Saturday, October 13, 2007

Entertainment

This whole week has been a week of deja vu's. Everywhere I go, every station I'm getting out, every street I'm walking, every club I'm going, I've been there before. And it's great to see it again. Every once in a while I also see former Miami Ad School students. Today former student Lennart walked into a coffee bar where Salvatore and I were drinking a cappuccino. And a couple of days ago Marius and Charles came to school and showed us one of the weirdest portfolio's I've every seen. Some stuff they made makes no sense at all in a traditional way of thinking, but it's damn funny. And in every ad you can just feel the fun they must have had making it.

The risk of working in advertising as a creative is that you tend to think too much about selling the product. Of course, in the end that's what you want to achieve. But in order to sell the product, you have to be original and entertaining first. If a salesman comes to your door wearing a tie, you might slam the door in his face before he can even finish his first sentence. If, however the same salesman is dressed up like a clown, he grabs your attention and you're more likely to find out what he has to offer. It's that simple.

I think agencies often make the mistake that the main objective of a creative is to sell the product. It's not. The actual selling happens in the store and there are no creatives behind the counter. If you're interrupting someone's favorite TV show you better be really entertaining to make sure he watches your commercial instead of walking to the kitchen to make coffee. The power of advertising is that it can give a brand a sympathetic face, it can make people feel passionate about a package of butter. And when a product has become like a friend, consumers are more likely to buy it next time they're in the stores; even if it's more expensive than other products.

A creative who really understands the value of entertainment in advertising is my former teammate Daniel Serrano. His work is among the absolute top of the Miami Ad School and when you look at his portfolio you know that there's passion behind every piece of work. There's even a good idea in the portfolio itself. Take a look at his work here.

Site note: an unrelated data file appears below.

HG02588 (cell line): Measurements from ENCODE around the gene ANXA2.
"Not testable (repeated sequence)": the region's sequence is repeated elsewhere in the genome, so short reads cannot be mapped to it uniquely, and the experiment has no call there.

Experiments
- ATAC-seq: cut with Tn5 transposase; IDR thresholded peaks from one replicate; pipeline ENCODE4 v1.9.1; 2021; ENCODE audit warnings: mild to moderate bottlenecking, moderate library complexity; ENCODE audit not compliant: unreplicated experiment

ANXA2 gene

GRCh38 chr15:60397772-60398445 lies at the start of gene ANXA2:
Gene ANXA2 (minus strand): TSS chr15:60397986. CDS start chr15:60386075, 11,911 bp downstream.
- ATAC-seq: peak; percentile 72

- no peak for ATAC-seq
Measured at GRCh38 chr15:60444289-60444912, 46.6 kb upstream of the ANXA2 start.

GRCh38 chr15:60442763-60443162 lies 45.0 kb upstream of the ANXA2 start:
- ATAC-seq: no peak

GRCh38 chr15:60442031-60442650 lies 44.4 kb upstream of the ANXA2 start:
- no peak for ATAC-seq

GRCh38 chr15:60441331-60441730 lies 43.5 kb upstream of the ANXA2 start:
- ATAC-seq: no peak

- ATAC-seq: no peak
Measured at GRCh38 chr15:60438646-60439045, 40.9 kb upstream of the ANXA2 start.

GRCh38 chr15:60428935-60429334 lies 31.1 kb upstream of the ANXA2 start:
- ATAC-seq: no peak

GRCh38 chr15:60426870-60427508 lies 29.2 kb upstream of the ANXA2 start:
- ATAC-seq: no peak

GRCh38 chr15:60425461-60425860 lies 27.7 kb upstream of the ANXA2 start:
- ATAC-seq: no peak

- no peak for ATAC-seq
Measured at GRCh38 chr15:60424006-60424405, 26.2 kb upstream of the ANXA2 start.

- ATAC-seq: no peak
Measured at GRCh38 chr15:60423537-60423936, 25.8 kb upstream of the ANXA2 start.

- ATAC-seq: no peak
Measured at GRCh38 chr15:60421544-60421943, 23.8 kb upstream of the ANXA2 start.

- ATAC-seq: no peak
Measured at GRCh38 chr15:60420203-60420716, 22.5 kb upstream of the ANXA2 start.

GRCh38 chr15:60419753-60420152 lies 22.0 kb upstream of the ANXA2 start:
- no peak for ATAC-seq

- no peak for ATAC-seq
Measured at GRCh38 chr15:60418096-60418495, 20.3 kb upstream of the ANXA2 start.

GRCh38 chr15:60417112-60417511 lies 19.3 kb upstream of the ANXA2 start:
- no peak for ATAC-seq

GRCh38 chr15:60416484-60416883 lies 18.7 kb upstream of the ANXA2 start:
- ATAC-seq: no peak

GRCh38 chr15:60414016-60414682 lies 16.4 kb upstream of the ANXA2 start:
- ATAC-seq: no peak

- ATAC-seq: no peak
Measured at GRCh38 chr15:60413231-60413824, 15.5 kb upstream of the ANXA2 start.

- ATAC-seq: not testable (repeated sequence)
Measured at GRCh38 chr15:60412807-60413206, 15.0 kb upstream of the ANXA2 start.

2 Comments:

Anonymous kathy cheng said...

hi robin.

I read your blog for no particular reason than I wanted to go to miami ad school in the past, and I enjoy keeping up with your progress.

one of the questions I've always wondered is: why do you do advertising? Is it simply the challenge to come up with a clever or "entertaining" piece of creative? Or is there a greater reason why you've pursued it?

also, how do you feel about the clients you create ads for? Do you feel any connection to the product, the company, and the company's values? And are there any companies you wouldn't want as clients?

how would you describe what you've accomplished after one day at work?

kathy

2:26 am  
Blogger Robin Stam said...

Hi Kathy,

Good to know you enjoy reading my weblog. I'm doing advertising because there's no other creative business where you can use so many creative disciplines. You have to be able to do photography, music, film, graphic design to name just a few. Besides, advertising is one of the only businesses where you get paid for making your idea. You have to be able to cope with the difficulties, like clients that kill your ideas for no reason. But for me that's all part of it. In the end it keeps the job challenging.

To be honest, I don't feel a lot of connection with the product or the company. I think as a creative you must be able to be independent of the client. You have to look at the product with a helicopter view. That way you can look at it with the eye of a consumer and see how the product or brand can be communicated in the most effective way. And what's most important, you're willing to take risks. Which is vital for a brand to succeed. There's no company I wouldn't want as a client because I don't feel it's my responsibility to judge about clients. It's my responsibility to make good ads and that's what I try to do.

I can't tell what I've accomplished after one day of work. It's too irregular. I know one thing: a bad day in which you don't have any ideas is building up towards a good creative day. And a good creative day always make the next days seem dissapointing. You can never tell what the day brings and that's what makes the job so exciting.

12:09 pm  

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